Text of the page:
However, an online campaign is urging Malaysians to consider flying home anyway. It seems there're not convinced the postal voting system will actually work.
The election date has not yet been set, but once Parliament is dissolved on April 28, the ruling party has 60 days to set a date and many observers believe this will happen sooner than that.
Presenter: Liam Cochrane
Speaker: William de Cruz, one of the organisers of the Jom Balik Undi campaign, Malay for "Let's Go Home To Vote", and a coordinator of Global Bersih in Sydney
DE CRUZ: Firstly let's make no mistake about this, this is the most critical election in Malaysia's history, and having awakened to the power of their vote, Malaysians are now determined to make every vote count. Secondly, we are not convinced that we have been presented with a fraud-proof voting system, and we are certainly not hopeful of getting it perfect before the next election. Thirdly, the regulations were gazetted in haste and without meaningful consultation with stakeholders in civil society. Also absent, and I would say glaringly, are the precise details about his operation and how it might meet universal standards of transparency and accountability. And so given all that Bersih, which is at the forefront of Malaysia's movement for electoral reform, is advising all Malaysians who can afford to, to choose as their first option flying home. And if they cannot do that, Bersih is saying, make use of the postal vote, ensure that you use the postal vote and heed advise that will be forthcoming on how we as individuals and as groups may work to ensure that the vote is left tamper-proof.
COCHRANE: We spoke a few weeks ago with the deputy chairman of Malaysia's Election Commission, Wan Ahmad Wan Omar, and got a bit of the detail around this postal voting system, some of it remained a little unclear though. Can you give us any sort of new details that have emerged as to how the process will work and how people can interact with that to make sure their voice is heard in election?
DE CRUZ: This is as you very rightly pointed out, this is one of our main concerns. There are areas in the postal voting process that are still grey and very, very confusing. Our understanding is that ballots will be issued in KL, the postal votes will be put into envelopes and sent to overseas missions that have been nominated as polling stations abroad. Our duty now is to chart that process and to ensure as far as possible that we can observe it effectively and to make sure that fraud or the potential for fraud is absolutely limited. Now in terms of the latest developments we are hearing the right noises from the Election Commission. The Election Commission has been saying in the past couple of days that political parties will be allowed to appoint election agents and election observers at overseas polling stations, and although this has been provided for in the law already, it is very encouraging from where we stand to actually hear the Election Commission in public make these statements, that's good. So I believe that despite the mess and despite the difficulties ahead, we have already come a substantial way and it is looking good for engagement with the Election Commission in terms of ensuring the postal voting process is accountable and transparent.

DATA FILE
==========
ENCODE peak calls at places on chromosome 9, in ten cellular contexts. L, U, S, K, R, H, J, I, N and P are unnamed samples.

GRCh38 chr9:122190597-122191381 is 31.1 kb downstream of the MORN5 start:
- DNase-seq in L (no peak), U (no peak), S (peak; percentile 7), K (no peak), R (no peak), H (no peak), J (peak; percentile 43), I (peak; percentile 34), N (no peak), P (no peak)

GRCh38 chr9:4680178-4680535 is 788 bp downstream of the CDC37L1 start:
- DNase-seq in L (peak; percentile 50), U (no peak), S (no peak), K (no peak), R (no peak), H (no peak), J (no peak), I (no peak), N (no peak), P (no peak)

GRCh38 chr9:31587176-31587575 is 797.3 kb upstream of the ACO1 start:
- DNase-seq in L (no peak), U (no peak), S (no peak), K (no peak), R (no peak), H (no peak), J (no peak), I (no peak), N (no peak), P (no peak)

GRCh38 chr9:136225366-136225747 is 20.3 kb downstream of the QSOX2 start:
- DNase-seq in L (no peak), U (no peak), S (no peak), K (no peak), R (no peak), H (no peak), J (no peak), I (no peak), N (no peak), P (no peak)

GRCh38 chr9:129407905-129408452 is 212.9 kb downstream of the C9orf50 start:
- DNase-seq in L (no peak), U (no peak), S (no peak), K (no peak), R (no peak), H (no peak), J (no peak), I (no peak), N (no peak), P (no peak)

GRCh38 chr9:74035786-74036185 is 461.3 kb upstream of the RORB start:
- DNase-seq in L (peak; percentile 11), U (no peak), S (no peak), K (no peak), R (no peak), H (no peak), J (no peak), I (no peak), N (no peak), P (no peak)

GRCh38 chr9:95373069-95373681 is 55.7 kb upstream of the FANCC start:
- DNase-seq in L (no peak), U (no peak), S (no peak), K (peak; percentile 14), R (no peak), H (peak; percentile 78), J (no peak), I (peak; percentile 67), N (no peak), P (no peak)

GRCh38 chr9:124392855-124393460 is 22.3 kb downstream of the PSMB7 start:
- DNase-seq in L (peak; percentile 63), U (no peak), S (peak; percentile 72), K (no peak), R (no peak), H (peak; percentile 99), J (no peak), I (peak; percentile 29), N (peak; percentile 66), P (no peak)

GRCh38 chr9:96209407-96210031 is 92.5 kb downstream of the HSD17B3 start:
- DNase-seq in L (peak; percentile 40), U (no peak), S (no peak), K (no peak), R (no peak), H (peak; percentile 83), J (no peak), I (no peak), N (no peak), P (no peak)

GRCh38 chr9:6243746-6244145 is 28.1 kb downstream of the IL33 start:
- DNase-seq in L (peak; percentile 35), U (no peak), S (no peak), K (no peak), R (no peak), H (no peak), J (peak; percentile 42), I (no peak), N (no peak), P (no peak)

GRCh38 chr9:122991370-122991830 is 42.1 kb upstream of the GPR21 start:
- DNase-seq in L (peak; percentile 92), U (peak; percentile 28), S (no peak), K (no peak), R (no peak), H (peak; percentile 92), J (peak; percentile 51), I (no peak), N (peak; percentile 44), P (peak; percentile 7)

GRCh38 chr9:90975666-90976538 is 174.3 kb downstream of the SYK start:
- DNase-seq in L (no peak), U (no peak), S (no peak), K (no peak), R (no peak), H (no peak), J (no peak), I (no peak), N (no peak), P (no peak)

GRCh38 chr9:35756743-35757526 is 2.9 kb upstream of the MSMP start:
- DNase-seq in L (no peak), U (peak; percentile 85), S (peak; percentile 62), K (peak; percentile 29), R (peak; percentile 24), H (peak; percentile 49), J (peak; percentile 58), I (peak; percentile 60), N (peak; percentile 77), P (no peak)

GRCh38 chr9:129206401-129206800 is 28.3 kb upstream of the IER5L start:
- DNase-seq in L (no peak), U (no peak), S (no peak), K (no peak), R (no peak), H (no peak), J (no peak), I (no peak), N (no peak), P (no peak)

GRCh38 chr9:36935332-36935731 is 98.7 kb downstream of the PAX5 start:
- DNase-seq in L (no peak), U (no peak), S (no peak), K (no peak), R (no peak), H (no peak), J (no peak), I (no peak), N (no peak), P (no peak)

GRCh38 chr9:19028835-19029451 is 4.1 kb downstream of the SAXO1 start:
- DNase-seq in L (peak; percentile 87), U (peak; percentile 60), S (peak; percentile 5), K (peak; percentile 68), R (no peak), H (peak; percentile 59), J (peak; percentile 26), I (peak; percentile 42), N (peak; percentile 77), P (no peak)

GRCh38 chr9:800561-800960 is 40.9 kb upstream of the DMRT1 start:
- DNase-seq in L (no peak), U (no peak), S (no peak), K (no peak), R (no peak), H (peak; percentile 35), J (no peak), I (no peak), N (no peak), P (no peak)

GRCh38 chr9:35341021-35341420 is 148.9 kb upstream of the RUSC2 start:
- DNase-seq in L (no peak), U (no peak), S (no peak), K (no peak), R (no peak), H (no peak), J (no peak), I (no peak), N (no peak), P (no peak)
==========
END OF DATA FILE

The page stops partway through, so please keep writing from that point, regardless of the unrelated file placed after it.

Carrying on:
COCHRANE: For those who might still have their doubts or for other reasons choose to fly back to Malaysia to vote or to be with their families around that time, there is a special deal being offered apparently, and your campaign is promoting this deal by the Malaysian-based carrier AirAsia and its long haul carrier. Can you tell us it's offering cheaper flights essentially from Australia, China, Japan, South Korea and Nepal. How will this work, how will they sort of make sure they get the right people on the planes?
DE CRUZ: Well the AirAsia X CEO, Azran Osman-Rani, posted a message on our Facebook page, Jom Balik Undi, on February 1 offering the special offers for registered voters. Now my understanding, and of course negotiations are continuing with Bersih officials in Kuala Lumpur and AirAsia X, my understanding is that all bookings and reservations will have to be made off-line. AirAsia X naturally will have to check that people who want to take advantage of the lower fare offer are indeed registered voters. So it won't be a case of simply going up to the internet, the AirAsia X site and making a booking for a certain date. I understand that we're going to be given a hotline, a 1300 number whatever it may be in Malaysia, and dedicated email that we will be able to use to make further inquiries.
COCHRANE: Any signs of any other airlines making a similar offer?
DE CRUZ: Not yet, not yet but AirAsia X's initiative in this respect was very, very encouraging for us because it's not, how shall I put it, the done thing in Malaysia's corporate world, because it can be seen to be coming out in public support of the movement for change. And that's not the done thing in Malaysia's corporate world.
COCHRANE: Although we should stress that they're not siding with any particular party or making any political statements, simply offering the opportunity for people to vote for whoever they wish for. But I certainly get your point, the undercurrent being overseas Malaysians possibly more likely to vote for the opposition?
DE CRUZ: Exactly, that's right, but I would also like to state here that Bersih which I represent has always made a point of stressing that they are non-partisan, and that's a very valuable philosophy I believe, because best case scenario all the overseas Malaysians who are planning to return home, and all the people who have been frustrated with the fact that we have lived under a government that has ruled almost unbroken for 55 years, best case scenario there's a change of government. Bersih's point is we must always be watchful of government and hold all elected representatives to account.